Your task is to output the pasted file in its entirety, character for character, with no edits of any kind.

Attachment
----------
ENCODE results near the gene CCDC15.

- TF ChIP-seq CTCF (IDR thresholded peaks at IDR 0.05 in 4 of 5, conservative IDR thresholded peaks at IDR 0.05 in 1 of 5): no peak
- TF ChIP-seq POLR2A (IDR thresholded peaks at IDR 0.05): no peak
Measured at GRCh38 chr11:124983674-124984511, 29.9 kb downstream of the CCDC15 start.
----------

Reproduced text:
ENCODE results near the gene CCDC15.

- TF ChIP-seq CTCF (IDR thresholded peaks at IDR 0.05 in 4 of 5, conservative IDR thresholded peaks at IDR 0.05 in 1 of 5): no peak
- TF ChIP-seq POLR2A (IDR thresholded peaks at IDR 0.05): no peak
Measured at GRCh38 chr11:124983674-124984511, 29.9 kb downstream of the CCDC15 start.